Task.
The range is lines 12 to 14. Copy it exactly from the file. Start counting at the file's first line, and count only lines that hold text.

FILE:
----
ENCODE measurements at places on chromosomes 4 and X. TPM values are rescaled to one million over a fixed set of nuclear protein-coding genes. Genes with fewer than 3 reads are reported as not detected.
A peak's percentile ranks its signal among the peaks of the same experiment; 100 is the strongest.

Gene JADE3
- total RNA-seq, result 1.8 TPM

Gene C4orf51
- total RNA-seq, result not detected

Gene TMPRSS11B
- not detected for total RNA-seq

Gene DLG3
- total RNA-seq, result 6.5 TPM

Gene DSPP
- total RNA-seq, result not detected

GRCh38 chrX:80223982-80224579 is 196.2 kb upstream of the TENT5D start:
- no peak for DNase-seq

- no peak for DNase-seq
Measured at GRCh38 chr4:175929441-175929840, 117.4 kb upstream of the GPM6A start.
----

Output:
- total RNA-seq, result not detected

GRCh38 chrX:80223982-80224579 is 196.2 kb upstream of the TENT5D start:
- no peak for DNase-seq